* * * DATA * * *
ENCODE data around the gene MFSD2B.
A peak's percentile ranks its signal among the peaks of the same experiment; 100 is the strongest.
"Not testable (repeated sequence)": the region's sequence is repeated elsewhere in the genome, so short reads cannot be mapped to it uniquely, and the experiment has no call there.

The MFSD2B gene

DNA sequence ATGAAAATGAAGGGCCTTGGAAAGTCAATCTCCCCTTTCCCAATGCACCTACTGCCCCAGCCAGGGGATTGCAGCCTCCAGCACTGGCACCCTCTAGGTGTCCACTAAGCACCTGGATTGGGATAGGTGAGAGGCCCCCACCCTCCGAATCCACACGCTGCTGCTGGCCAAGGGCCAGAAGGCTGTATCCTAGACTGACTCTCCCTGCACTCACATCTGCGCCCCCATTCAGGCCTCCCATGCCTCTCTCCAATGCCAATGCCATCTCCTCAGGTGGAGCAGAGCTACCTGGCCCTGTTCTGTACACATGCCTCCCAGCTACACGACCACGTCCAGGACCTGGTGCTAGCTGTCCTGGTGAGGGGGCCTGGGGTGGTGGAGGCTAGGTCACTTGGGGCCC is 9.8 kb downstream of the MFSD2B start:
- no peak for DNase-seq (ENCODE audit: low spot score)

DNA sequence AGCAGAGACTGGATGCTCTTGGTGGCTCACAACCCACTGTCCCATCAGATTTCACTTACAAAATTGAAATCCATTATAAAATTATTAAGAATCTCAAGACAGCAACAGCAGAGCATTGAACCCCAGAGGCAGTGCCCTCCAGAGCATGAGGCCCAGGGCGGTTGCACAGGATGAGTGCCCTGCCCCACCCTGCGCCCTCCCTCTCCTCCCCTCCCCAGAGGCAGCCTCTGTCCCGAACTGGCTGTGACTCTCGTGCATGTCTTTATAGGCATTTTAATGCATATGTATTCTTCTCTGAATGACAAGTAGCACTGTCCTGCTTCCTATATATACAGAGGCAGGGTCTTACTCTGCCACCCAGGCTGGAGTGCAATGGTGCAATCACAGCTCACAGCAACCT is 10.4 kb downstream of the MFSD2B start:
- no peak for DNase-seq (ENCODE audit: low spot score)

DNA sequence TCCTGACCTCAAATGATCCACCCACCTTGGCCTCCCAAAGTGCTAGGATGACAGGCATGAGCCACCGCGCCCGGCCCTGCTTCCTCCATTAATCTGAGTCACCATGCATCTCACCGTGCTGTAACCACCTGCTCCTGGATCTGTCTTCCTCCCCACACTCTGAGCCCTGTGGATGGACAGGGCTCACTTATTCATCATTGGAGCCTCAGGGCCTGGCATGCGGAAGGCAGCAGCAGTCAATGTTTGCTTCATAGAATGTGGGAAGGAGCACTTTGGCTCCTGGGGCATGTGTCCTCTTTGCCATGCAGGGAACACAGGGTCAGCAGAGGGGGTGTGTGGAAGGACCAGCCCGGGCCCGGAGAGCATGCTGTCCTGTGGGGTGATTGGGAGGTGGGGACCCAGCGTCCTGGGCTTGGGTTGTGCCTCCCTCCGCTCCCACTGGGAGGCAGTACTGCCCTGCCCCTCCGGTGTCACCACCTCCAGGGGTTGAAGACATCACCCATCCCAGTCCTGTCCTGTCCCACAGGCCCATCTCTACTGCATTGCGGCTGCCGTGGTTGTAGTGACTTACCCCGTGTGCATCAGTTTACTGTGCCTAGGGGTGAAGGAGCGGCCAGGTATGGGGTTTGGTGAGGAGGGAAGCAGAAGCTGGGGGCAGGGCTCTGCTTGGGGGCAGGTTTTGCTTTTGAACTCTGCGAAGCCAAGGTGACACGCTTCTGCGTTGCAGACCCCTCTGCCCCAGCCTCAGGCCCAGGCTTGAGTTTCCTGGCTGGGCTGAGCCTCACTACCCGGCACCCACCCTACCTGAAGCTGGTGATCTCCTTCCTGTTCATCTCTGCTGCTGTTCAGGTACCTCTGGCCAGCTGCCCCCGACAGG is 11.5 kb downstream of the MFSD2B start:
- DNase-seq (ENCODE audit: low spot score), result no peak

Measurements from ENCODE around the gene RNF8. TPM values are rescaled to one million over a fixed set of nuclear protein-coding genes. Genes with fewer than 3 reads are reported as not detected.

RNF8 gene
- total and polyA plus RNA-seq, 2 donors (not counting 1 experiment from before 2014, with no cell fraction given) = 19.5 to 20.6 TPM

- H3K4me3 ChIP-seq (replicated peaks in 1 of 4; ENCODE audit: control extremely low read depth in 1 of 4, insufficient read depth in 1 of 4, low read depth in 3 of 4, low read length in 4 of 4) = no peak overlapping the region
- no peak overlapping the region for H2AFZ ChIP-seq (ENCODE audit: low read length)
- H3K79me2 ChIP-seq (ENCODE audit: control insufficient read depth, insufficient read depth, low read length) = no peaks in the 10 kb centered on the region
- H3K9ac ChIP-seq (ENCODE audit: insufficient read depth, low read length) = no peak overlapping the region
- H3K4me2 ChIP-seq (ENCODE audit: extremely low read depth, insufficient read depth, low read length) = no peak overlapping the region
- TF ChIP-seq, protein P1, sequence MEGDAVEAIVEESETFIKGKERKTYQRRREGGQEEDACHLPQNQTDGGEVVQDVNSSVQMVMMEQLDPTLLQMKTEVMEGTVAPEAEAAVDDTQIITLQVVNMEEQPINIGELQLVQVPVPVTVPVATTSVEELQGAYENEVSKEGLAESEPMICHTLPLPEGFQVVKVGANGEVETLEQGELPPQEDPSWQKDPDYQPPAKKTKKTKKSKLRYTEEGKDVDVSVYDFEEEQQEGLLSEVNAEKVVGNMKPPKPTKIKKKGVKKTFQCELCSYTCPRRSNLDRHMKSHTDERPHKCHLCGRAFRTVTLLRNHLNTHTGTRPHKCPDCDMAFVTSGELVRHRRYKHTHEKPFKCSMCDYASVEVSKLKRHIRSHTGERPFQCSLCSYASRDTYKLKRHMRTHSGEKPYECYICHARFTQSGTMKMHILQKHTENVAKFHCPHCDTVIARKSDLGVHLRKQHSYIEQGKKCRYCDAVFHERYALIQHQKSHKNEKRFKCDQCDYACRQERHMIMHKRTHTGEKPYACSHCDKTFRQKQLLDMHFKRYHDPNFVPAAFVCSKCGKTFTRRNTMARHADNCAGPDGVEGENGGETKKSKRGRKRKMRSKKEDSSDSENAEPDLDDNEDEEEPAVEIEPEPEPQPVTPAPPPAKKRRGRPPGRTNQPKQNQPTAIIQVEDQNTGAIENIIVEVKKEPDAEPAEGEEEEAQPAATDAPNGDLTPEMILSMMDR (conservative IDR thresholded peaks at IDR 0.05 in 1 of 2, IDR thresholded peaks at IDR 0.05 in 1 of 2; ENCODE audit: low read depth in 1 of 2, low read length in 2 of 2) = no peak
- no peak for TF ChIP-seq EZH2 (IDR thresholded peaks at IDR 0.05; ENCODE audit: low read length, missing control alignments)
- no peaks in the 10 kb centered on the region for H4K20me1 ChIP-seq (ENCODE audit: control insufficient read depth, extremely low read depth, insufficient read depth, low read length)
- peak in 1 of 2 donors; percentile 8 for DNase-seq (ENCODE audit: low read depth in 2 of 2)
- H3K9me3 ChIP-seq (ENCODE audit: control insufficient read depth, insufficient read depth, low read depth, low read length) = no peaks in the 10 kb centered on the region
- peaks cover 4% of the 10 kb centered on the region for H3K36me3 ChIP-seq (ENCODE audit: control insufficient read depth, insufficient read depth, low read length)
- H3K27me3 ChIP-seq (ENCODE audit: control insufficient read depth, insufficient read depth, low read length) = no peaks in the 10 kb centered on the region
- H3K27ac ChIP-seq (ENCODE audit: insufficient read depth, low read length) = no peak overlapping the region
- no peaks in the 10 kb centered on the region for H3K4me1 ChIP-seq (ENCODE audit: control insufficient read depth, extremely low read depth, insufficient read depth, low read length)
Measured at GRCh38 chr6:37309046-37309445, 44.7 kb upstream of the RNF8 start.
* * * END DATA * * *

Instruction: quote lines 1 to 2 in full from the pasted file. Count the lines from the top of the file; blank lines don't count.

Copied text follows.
ENCODE data around the gene MFSD2B.
A peak's percentile ranks its signal among the peaks of the same experiment; 100 is the strongest.